Garcia, 32, and the Mets came to an agreement Thursday on a one-year Minor League contract, which will give him a chance to make the rotation out of Spring Training.
"I'm excited about the opportunity to pitch in New York," Garcia, a native Venezuelan, said in a statement. "Nothing would make me happier than to pitch in the same rotation with my friend and fellow countryman, Johan Santana, and help win a championship with the Mets."
Barring another signing in the coming weeks, Garcia will join fellow free agent Tim Redding, along with rookies Jonathon Niese and Bobby Parnell, in a battle for the team's two vacant rotation spots. But the Mets are also still pursuing their own free agent, left-hander Oliver Perez, who would certainly command a guaranteed spot heading into camp. And their interest in Ben Sheets and Randy Wolf has not completely waned.
By signing Garcia, however, the Mets added a small bit of leverage in their negotiations for those players. And every little bit helps.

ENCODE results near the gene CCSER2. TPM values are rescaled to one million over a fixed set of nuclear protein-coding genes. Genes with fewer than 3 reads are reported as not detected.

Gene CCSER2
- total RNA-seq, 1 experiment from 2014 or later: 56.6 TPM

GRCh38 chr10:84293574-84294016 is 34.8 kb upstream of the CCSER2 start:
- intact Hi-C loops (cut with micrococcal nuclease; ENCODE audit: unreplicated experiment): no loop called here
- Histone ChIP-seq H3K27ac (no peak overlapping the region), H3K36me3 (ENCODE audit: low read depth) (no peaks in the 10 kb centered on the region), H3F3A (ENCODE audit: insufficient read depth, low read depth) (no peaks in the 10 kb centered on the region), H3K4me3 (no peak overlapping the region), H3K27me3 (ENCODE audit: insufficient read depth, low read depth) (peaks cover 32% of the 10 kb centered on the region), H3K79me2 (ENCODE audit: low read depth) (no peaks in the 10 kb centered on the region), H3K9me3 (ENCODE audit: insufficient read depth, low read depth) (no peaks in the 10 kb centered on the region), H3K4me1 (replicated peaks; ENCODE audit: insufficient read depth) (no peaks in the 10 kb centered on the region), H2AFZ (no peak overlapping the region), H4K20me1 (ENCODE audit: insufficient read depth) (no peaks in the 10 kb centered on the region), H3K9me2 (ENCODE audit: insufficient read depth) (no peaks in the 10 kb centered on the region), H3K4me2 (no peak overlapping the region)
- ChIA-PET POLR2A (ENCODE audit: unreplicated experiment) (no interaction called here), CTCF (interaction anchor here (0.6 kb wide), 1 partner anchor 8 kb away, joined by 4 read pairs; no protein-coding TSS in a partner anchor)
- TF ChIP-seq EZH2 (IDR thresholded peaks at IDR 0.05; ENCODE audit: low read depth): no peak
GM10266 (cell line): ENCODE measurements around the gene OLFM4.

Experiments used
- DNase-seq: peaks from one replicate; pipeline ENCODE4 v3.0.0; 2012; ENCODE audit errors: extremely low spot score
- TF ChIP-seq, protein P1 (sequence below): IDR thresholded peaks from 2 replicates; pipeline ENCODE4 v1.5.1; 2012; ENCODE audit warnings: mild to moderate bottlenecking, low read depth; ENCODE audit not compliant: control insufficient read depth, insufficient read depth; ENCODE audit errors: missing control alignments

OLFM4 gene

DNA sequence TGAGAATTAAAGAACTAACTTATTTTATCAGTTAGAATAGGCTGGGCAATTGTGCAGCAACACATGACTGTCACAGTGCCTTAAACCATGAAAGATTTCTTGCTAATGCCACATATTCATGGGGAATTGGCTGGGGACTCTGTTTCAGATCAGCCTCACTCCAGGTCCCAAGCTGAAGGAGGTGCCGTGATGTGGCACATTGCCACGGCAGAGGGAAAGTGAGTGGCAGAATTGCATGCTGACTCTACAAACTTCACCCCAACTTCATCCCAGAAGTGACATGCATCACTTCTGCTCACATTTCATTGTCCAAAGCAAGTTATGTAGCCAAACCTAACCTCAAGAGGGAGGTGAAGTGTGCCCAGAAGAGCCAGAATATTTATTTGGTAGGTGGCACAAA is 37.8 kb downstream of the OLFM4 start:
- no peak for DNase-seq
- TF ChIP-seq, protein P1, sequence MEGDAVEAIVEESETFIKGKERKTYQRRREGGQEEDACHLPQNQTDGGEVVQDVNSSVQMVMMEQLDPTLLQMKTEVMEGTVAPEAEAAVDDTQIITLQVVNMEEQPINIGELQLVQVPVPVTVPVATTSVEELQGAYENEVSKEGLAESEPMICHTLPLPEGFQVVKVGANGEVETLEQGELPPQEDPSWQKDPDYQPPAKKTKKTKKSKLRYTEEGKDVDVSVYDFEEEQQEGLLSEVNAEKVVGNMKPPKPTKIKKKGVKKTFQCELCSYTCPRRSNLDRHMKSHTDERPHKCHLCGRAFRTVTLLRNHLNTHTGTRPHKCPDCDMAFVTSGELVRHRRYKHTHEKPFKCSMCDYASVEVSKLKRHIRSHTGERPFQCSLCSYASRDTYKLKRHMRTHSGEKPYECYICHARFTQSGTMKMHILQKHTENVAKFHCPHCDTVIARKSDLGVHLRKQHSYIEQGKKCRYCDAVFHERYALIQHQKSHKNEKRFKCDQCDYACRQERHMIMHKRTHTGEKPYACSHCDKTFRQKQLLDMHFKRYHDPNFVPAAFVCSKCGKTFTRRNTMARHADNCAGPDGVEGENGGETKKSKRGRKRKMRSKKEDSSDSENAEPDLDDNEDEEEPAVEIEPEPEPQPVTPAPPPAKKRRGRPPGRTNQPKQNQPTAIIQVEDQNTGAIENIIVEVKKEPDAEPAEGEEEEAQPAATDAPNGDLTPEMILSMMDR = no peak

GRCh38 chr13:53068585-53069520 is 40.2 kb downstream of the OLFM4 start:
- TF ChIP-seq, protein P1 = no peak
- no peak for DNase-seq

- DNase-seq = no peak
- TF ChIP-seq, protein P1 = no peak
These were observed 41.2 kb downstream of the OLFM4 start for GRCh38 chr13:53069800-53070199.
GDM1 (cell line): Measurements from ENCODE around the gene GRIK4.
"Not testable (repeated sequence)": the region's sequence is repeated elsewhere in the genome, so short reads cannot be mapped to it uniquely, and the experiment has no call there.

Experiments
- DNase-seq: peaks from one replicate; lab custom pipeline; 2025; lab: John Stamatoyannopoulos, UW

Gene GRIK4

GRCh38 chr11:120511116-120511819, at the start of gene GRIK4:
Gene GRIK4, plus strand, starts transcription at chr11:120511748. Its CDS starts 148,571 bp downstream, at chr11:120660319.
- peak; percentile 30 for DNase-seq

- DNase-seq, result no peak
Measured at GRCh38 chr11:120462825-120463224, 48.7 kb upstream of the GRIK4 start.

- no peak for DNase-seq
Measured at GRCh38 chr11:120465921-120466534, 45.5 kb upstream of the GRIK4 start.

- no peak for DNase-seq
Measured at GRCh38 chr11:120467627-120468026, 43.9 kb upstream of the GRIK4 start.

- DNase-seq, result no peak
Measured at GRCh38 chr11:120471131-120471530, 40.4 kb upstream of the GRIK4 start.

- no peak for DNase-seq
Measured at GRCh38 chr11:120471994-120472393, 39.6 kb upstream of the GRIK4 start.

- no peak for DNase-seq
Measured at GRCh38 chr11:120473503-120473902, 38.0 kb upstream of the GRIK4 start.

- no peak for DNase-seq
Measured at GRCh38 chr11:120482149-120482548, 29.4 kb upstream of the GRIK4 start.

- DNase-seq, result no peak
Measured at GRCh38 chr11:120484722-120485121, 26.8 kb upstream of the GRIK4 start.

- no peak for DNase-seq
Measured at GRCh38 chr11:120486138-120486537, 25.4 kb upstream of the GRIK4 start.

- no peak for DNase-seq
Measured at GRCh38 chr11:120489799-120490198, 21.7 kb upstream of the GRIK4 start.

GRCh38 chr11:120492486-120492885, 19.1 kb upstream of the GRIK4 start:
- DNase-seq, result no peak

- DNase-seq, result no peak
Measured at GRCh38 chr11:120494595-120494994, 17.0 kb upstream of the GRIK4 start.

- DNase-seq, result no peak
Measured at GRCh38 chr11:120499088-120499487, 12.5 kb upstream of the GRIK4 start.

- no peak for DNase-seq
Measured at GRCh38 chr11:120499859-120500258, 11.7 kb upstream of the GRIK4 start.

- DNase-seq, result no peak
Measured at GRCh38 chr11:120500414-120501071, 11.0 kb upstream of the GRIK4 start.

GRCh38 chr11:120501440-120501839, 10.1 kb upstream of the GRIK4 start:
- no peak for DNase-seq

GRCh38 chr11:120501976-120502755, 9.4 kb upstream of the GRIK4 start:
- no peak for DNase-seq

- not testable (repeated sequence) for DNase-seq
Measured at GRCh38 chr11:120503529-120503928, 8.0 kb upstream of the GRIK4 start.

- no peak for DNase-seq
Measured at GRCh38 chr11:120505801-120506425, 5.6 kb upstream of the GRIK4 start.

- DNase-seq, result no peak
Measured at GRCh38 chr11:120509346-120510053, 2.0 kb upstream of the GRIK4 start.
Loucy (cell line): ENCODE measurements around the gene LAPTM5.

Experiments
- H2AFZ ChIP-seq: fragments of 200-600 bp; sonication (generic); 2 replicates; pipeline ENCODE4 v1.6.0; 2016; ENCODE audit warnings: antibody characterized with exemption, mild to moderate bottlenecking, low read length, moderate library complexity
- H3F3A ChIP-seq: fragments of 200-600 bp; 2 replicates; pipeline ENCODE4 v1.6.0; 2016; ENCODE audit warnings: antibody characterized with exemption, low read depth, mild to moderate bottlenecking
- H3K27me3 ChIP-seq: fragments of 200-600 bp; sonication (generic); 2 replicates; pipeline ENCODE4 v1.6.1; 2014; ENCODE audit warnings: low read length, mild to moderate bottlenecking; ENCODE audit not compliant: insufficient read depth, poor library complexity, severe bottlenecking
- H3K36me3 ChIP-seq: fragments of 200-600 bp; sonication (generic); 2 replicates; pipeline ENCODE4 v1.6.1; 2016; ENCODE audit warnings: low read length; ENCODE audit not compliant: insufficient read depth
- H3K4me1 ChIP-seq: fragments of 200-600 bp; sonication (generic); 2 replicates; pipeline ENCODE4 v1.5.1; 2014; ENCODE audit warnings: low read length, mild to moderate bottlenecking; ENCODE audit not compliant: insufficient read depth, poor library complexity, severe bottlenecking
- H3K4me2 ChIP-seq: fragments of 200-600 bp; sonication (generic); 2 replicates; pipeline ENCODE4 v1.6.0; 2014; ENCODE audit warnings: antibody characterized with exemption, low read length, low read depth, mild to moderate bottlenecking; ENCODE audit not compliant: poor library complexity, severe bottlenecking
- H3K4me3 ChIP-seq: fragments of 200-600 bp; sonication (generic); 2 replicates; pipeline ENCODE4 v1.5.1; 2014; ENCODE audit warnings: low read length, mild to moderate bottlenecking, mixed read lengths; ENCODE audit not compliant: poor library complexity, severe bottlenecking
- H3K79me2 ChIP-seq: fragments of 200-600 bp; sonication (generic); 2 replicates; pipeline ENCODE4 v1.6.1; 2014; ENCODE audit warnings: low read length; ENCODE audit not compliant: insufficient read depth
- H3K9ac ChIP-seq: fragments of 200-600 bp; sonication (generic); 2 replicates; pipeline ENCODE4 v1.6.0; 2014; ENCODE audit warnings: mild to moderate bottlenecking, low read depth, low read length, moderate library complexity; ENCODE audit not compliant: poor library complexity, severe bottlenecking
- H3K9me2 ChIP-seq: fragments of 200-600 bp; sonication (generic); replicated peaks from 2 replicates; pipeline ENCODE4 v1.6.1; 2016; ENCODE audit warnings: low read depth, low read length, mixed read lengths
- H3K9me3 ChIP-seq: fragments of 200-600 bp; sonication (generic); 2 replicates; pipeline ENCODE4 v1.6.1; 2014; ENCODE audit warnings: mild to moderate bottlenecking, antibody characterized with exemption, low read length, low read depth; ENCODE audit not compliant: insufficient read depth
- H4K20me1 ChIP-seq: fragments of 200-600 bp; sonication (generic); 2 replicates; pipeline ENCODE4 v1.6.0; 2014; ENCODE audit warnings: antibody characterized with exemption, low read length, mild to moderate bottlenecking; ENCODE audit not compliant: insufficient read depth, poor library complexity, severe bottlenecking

They also added a player who, for the better part of this decade, was one of the more durable and consistent pitchers in the league. Garcia pitched more than 200 innings in seven of his first eight big league seasons before injuries and an eventual right shoulder surgery derailed his career in 2007. He has won just two games over the past two seasons, putting a recent stain on his career 118-77 record and 4.07 ERA.
"He's a big-game pitcher who has had great success in the postseason, and we feel has a good opportunity to contribute to our success this year," Mets general manager Omar Minaya said in the same statement.
Sullivan, 29, has hit .279 with eight homers over his four-year career with the Rockies, largely as a platoon player. Better numbers came in the Minors last season for Sullivan, who hit .320 in 381 at-bats at Triple-A.
He will look to make the team as an outfield backup and left-handed pinch-hitter, though he'll face a fair bit of competition for those roles. Marlon Anderson and Jeremy Reed carry pricier contracts, are both outfielders and are both also left-handed.
Anthony DiComo is a reporter for MLB.com. This story was not subject to the approval of Major League Baseball or its clubs.Less